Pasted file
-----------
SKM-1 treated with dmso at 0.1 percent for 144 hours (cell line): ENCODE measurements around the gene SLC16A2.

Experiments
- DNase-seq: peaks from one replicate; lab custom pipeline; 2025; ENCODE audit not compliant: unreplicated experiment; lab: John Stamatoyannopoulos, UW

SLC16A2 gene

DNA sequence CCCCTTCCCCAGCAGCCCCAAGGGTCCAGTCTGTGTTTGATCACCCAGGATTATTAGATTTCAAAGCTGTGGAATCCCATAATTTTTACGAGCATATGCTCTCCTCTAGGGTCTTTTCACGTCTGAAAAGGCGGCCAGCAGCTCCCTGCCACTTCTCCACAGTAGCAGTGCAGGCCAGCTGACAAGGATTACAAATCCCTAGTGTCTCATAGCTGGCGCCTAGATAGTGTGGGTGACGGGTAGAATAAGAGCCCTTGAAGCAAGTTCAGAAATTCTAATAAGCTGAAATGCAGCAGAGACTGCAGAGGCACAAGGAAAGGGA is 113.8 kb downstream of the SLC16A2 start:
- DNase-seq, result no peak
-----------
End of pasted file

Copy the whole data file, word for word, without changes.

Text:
SKM-1 treated with dmso at 0.1 percent for 144 hours (cell line): ENCODE measurements around the gene SLC16A2.

Experiments
- DNase-seq: peaks from one replicate; lab custom pipeline; 2025; ENCODE audit not compliant: unreplicated experiment; lab: John Stamatoyannopoulos, UW

SLC16A2 gene

DNA sequence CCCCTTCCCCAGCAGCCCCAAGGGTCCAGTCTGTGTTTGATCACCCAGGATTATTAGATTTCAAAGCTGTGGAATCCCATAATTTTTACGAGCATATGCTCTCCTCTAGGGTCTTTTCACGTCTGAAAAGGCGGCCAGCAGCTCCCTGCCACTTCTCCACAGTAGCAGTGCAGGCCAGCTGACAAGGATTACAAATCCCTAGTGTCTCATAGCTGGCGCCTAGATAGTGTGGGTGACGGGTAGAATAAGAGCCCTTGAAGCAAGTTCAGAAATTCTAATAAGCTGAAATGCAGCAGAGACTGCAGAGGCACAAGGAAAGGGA is 113.8 kb downstream of the SLC16A2 start:
- DNase-seq, result no peak